A keto diet is a very low carb diet. The purpose of a keto diet is to encourage your body to produce ketones, which are breakdown products of fat metabolism. Ketones can be measured, and if your body is producing them – you are burning fat.
In other words, a keto diet is an effective fat-loss diet. But what if it is too extreme for you? Restricting your carb intake to around 20 or 30 grams per day cuts out a lot of favorite foods and limits fruit and other plant-based foods.
So what do you do if keto feels out of reach? You can get fat loss results by simply reducing your carb intake and making better carb choices. This blog post explains the difference and how you can enhance this less extreme strategy to make fast, healthy progress.
- A low-carb and keto diet vary in the number of carbohydrate grams consumed daily. Low carb dieters consume between 50g and 125g/day. Keto dieters consume less than 50g.
- Except for some dairy products, animal-based foods are naturally low in carbs.
- To follow a lower-carb/better-carb diet, omit ultra-processed foods and focus on foods with the best fiber-to-carb ratio (i.e., non-starchy vegetables, low-carb fruits, nuts, and seeds.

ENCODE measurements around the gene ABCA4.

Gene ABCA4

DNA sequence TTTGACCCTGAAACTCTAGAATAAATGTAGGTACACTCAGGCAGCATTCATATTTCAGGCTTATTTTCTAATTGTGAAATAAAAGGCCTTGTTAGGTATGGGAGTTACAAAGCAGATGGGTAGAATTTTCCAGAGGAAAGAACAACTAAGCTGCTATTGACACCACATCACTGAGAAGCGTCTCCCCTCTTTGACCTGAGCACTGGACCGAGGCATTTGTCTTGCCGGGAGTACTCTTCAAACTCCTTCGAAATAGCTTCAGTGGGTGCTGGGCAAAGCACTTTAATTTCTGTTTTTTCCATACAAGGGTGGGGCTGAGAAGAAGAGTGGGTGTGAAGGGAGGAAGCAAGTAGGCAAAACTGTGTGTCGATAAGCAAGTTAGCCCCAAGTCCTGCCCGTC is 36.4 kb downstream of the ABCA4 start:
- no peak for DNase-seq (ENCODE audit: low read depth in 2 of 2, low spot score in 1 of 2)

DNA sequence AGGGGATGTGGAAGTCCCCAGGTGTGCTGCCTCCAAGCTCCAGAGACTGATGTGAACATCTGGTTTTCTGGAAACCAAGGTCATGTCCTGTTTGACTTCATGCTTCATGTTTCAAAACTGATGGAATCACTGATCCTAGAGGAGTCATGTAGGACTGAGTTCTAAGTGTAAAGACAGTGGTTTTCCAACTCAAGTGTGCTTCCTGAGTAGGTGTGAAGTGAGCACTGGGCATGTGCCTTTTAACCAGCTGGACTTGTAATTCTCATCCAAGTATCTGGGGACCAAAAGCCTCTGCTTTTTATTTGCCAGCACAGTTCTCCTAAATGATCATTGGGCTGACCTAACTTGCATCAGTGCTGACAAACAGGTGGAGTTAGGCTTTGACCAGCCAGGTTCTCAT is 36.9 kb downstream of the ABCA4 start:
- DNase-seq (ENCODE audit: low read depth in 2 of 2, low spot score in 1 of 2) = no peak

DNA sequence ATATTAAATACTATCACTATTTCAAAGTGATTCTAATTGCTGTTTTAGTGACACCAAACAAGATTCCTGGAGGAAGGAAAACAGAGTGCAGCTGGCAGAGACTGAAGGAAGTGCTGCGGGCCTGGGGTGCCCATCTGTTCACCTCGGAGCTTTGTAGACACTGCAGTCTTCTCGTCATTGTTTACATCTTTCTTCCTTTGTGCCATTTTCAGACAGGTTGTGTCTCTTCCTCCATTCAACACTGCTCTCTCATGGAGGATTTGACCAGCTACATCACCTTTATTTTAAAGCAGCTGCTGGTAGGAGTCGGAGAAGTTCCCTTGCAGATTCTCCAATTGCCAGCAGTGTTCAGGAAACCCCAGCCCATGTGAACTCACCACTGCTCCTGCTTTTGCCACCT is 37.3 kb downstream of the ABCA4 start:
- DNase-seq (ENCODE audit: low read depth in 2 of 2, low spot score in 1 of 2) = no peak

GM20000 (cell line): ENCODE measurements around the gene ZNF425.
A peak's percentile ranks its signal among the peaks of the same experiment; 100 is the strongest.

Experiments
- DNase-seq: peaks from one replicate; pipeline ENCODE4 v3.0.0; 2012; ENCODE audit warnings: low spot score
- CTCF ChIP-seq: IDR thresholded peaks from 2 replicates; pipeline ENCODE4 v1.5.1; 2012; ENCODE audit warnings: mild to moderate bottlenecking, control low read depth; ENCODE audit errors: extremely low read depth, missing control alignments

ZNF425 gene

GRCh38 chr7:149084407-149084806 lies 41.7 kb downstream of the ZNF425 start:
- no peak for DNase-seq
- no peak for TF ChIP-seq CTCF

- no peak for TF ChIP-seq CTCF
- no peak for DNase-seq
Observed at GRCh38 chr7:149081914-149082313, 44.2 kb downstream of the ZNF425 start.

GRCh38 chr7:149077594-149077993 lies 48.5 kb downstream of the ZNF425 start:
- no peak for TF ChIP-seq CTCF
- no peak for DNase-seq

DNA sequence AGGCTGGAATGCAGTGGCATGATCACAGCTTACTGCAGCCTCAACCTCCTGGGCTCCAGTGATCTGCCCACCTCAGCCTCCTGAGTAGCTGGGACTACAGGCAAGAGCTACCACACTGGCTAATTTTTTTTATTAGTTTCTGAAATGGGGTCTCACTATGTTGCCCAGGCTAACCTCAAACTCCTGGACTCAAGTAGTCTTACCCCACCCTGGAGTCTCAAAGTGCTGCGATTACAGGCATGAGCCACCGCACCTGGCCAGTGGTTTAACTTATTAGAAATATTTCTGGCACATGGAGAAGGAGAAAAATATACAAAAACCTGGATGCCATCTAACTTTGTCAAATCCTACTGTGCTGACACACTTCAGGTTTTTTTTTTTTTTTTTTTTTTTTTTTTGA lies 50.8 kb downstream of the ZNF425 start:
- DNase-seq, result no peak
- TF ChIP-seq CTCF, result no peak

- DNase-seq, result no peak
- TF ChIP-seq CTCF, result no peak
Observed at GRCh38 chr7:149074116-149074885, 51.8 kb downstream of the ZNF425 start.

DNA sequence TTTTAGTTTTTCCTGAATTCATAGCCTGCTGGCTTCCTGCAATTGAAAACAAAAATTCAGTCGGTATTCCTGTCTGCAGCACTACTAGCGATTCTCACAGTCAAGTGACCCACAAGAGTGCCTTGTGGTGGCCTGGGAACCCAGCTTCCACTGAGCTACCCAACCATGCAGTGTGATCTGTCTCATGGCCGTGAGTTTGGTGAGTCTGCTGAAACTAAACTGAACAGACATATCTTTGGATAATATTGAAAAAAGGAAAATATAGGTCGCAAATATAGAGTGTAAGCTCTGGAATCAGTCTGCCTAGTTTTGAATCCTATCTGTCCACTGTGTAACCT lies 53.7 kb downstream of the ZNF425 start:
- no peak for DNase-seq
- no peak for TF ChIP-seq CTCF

- A lower-carb/better-carb diet can be paired with intermittent fasting and exercise to enhance results.
Is Keto TOO Much for You? Do This Instead (Video)
In this video, you’ll learn…
- The difference between a low carb and a keto diet.
- Examples of Lower-Carb/Better Carb foods.
- Additional things you can do to enhance your diet results.
Low Carb vs. Keto
Low carb vs. keto. What’s the difference? Plainly stated, it is the number of grams of carbohydrates you consume. While there is no established cut-off point, it is generally accepted that for a person who eats 2,000 calories a day to be considered a low carb dieter, their daily carbohydrate intake needs to be below 125 total grams. To be considered in the keto range, their consumption would drop to less than 50 grams per day.